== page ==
Produce stickers beginning with the number 9 line the fruit baskets and crisper drawers of more Americans than at any time in recent memory, but finding new organic options on the go is still pretty difficult.
For most people, making their own organic juices or foods at home is the only option.
In Michigan and especially the Detroit area, finding cold-pressed organic juices seemed like an impossibility: until five sisters began raising money on the Internet crowd-funding site Kickstarter, that is. That crowd-funding project led the opening of their first juice bar, Drought, in Plymouth.
Three years later, they’ve opened a third location in Royal Oak, Michigan, and expanded from their original suburban (Plymouth) location to bring the healthiest organic juices to a place many have called a “Food Desert:” Detroit.
Five Sisters on a Mission
Co-founder Caitlin James, an avid fan of organic juicing, originally wanted to leave the Detroit area as so many health conscious and well educated young people do. But the Kickstarter campaign was a huge success, and now business is booming.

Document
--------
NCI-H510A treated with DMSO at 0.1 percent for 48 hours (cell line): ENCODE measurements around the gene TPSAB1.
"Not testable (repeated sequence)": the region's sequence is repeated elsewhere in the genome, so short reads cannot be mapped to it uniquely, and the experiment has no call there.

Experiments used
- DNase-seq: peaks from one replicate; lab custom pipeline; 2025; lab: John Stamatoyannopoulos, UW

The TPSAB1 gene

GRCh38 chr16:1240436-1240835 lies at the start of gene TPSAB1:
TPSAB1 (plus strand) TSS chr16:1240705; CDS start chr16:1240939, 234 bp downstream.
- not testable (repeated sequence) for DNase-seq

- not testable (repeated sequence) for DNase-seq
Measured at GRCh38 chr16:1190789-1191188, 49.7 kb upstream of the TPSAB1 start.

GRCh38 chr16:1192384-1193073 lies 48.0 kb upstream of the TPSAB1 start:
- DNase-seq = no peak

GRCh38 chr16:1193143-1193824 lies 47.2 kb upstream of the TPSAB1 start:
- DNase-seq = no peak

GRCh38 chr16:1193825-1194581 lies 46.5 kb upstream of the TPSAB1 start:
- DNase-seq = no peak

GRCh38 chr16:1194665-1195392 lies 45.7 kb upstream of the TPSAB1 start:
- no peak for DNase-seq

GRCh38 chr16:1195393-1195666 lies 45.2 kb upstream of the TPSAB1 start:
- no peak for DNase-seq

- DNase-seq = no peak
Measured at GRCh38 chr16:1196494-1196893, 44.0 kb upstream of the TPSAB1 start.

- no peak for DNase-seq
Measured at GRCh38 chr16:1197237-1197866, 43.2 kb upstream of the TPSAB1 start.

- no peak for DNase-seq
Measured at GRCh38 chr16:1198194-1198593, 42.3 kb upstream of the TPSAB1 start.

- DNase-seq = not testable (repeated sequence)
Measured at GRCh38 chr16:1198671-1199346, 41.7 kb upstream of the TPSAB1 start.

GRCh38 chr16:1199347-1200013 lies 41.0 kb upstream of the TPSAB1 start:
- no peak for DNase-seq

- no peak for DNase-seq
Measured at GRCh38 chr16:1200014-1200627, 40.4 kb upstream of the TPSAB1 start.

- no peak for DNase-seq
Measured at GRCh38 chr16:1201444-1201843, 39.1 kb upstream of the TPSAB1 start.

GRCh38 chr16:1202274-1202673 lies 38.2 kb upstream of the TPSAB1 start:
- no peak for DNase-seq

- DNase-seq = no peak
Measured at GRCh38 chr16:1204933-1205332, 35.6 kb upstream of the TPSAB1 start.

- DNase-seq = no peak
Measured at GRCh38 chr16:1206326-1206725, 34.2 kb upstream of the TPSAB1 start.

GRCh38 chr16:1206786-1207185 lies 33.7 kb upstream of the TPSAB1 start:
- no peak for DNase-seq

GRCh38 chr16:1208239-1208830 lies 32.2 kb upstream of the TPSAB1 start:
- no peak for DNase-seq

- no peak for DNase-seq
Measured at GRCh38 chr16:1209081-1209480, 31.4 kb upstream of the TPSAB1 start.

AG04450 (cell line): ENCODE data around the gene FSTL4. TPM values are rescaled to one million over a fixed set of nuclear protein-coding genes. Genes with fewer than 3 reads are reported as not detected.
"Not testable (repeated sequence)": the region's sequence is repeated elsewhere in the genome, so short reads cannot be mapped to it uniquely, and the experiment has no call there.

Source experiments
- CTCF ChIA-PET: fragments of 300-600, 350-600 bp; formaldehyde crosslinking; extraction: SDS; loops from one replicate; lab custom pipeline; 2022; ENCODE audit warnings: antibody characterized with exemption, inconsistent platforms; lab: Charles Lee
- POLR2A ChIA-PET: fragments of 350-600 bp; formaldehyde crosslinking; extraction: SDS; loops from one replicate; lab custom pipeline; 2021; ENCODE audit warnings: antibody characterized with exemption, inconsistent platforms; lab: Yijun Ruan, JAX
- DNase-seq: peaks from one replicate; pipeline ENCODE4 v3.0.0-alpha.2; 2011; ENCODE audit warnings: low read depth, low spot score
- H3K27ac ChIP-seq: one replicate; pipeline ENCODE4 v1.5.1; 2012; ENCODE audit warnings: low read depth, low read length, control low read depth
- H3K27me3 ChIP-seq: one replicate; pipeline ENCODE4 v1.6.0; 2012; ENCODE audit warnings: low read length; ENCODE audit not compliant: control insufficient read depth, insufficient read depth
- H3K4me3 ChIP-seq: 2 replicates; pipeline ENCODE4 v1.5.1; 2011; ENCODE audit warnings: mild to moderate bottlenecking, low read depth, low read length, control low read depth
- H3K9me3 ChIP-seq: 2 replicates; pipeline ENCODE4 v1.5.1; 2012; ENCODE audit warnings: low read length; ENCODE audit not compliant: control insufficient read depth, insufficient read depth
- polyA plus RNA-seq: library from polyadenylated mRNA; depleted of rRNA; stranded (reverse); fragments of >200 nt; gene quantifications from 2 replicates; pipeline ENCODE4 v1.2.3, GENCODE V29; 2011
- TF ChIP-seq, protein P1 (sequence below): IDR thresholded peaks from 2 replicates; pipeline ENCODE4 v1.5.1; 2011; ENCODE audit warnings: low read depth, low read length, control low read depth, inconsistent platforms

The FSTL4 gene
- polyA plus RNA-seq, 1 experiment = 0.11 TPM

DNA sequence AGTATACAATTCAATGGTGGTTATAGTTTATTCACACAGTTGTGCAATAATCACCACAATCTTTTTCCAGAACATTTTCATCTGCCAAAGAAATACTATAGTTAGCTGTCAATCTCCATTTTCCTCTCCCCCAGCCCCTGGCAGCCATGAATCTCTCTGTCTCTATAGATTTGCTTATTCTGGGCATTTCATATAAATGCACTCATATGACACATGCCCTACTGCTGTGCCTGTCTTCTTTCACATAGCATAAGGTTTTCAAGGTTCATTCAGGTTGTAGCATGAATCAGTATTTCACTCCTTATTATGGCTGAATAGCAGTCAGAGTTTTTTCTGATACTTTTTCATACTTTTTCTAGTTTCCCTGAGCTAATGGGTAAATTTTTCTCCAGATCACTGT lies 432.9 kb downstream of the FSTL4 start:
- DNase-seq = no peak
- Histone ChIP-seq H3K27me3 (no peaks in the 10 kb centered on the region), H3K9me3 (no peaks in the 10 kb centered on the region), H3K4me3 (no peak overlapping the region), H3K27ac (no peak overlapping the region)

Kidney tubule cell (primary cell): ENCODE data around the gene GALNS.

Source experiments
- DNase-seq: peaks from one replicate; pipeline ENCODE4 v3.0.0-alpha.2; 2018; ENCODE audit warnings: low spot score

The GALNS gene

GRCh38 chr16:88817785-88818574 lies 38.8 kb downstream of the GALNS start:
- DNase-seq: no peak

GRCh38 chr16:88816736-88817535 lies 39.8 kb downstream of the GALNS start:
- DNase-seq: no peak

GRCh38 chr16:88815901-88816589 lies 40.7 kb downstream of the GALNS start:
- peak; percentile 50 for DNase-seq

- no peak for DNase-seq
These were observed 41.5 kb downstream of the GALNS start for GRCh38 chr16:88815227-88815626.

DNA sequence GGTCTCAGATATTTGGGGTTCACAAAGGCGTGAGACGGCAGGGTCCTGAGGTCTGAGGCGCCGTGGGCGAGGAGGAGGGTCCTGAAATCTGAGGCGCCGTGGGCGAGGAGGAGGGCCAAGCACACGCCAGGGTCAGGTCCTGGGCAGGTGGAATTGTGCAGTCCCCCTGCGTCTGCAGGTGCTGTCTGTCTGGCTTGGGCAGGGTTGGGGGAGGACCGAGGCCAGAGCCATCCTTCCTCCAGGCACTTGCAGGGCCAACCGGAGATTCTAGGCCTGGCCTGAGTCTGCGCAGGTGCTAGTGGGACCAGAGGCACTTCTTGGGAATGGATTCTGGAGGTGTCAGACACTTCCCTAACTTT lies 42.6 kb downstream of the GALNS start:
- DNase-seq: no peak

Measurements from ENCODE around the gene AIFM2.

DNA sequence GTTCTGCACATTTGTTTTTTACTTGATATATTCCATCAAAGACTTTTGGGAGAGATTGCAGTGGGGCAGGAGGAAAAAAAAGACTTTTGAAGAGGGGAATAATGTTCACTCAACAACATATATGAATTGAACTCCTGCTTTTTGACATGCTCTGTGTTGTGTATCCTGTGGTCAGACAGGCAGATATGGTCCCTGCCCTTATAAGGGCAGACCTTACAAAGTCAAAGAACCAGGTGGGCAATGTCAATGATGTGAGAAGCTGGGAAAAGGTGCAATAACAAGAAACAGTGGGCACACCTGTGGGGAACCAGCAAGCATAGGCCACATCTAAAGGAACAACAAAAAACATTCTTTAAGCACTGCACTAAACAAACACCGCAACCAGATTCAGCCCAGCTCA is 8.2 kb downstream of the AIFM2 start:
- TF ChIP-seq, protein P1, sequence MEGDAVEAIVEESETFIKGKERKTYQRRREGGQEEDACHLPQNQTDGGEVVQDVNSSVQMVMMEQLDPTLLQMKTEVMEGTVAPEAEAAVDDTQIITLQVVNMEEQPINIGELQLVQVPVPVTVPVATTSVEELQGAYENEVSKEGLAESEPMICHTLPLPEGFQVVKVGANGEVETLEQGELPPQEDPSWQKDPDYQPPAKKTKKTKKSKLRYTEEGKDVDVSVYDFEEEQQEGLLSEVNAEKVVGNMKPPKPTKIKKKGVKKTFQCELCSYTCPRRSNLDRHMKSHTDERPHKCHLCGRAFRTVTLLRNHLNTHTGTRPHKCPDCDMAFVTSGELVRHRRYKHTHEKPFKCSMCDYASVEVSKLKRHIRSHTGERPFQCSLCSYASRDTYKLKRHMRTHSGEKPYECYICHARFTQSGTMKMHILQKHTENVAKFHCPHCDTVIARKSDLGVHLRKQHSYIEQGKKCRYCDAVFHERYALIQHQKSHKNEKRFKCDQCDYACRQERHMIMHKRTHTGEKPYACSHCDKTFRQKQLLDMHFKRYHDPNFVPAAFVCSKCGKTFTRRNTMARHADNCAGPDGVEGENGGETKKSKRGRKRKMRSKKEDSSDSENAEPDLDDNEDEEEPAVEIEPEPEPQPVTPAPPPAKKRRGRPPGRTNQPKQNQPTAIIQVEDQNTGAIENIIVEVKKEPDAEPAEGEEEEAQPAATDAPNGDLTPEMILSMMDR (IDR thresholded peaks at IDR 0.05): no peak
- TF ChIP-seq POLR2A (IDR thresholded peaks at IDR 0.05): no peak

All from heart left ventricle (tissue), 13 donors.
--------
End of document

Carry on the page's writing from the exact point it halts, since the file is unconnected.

“While my goal was to get out of Detroit, and I did that, I found metro Detroit was the best place to start a business. And my sisters were the best people to have as business partners.”
About $13,000 raised through the crowd funding platform Kickstarter was all it took to get the unique business off the ground. Now things are growing “very, very rapidly,” she said, and Drought has a location in the city where cold-pressed organic juice was once an unknown.
The company is “growing very, very rapidly,” James said in 2013, and serves as a shining example of how individual entrepreneurs can bring healthy, organic and non-GMO foods to more people, and to the general consciousness, with a little resourcefulness.
The James Sisters made it all happen before they even had a physical product, and now they’re so popular that even “juicing celebrities” (well one, anyway) like Joe Cross of Fat Sick and Nearly Dead fame have visited for a cold one.
Check out the video below from COIN to see the story of how Caitlin and her sisters pulled it off: